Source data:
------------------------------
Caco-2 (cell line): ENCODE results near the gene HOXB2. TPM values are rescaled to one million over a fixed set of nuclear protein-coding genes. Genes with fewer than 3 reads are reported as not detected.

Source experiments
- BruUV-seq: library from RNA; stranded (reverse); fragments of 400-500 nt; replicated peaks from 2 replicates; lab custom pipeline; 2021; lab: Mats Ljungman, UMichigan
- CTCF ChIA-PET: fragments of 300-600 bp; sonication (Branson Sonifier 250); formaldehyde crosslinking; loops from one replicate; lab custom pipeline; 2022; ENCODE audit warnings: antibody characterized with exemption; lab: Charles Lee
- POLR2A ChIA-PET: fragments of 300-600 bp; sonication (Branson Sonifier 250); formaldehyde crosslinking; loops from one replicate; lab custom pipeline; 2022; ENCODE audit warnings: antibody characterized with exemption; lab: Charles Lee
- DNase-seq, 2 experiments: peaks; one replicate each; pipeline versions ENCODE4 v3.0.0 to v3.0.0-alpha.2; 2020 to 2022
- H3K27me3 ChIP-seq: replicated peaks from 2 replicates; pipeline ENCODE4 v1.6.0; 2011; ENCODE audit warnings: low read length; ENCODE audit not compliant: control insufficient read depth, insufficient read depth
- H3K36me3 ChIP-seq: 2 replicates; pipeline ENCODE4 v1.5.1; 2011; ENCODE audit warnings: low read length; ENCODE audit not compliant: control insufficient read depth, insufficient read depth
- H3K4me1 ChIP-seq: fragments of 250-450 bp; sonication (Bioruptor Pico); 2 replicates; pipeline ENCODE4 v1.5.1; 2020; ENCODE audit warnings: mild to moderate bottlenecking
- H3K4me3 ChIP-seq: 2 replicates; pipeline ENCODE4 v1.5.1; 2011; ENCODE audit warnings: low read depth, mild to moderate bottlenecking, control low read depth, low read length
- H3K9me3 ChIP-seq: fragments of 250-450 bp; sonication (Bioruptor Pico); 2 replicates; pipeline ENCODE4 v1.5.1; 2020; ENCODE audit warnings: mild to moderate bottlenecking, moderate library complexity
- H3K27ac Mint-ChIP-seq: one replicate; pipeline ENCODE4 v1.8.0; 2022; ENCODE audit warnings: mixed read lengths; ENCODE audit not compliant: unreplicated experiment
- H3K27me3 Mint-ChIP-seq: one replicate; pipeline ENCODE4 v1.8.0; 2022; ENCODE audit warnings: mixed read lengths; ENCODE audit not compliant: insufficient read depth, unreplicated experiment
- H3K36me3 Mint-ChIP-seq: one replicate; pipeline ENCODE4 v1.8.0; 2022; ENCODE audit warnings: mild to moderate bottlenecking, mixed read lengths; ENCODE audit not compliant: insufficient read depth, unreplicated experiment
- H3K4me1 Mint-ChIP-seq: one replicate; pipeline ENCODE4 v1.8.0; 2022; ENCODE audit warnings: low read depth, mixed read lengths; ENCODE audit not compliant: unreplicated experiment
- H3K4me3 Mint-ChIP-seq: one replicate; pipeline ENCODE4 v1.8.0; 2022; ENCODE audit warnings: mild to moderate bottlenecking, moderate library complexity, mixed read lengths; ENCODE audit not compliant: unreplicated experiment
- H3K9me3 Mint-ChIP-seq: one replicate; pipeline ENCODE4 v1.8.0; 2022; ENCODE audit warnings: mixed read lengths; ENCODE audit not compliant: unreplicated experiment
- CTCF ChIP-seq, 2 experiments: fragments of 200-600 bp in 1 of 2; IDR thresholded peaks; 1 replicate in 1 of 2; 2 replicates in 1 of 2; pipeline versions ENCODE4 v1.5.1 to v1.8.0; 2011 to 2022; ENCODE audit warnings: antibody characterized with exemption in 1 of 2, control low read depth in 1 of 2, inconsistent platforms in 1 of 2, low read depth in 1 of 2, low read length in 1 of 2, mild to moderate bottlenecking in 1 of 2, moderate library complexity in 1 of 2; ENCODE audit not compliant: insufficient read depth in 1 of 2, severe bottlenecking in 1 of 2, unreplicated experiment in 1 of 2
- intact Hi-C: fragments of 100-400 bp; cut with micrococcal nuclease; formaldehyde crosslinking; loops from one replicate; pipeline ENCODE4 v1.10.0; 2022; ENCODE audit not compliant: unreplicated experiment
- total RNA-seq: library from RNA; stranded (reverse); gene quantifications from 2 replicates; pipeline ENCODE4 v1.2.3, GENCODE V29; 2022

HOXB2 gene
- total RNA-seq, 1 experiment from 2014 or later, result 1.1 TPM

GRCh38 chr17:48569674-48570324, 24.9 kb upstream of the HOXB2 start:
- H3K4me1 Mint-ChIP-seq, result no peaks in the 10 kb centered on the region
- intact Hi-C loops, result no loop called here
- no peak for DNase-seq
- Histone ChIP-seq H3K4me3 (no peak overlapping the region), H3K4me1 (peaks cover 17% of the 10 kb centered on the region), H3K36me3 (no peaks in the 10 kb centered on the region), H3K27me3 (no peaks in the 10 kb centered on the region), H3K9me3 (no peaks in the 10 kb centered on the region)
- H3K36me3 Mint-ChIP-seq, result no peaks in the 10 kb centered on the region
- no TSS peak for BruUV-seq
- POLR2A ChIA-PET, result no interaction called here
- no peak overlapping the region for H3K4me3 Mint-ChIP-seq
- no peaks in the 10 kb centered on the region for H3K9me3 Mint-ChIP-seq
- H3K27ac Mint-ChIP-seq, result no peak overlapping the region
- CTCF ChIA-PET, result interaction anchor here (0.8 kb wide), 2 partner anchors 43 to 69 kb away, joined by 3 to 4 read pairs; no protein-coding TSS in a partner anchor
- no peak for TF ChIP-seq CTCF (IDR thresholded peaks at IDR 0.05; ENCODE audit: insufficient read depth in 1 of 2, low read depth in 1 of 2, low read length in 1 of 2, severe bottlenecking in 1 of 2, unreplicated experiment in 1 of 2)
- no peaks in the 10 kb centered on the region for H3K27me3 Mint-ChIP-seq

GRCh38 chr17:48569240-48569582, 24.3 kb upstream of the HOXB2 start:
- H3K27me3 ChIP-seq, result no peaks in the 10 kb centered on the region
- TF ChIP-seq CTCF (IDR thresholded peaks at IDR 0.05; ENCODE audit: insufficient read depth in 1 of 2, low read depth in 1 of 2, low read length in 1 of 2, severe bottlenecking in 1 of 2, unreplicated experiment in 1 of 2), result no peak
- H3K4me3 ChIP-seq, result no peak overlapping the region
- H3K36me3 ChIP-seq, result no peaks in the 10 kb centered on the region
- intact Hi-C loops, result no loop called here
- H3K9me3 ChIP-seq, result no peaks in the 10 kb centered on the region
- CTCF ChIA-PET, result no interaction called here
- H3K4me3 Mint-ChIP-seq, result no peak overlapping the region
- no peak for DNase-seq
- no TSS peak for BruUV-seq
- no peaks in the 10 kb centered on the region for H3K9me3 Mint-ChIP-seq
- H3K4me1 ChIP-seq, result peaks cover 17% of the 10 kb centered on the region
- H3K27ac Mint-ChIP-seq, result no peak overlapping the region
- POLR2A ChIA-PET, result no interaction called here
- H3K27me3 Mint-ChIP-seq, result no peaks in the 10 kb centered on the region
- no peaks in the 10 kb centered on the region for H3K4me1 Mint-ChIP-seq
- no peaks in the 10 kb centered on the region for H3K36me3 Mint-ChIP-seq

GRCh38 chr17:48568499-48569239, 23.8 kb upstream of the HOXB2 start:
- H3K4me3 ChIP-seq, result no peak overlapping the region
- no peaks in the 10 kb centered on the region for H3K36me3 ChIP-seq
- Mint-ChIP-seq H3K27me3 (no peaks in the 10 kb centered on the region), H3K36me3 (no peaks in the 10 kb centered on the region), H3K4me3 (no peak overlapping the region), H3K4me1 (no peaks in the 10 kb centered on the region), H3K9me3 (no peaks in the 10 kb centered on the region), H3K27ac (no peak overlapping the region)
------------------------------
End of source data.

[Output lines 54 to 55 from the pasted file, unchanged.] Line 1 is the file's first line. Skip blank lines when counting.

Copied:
- no peaks in the 10 kb centered on the region for H3K36me3 Mint-ChIP-seq

GRCh38 chr17:48568499-48569239, 23.8 kb upstream of the HOXB2 start: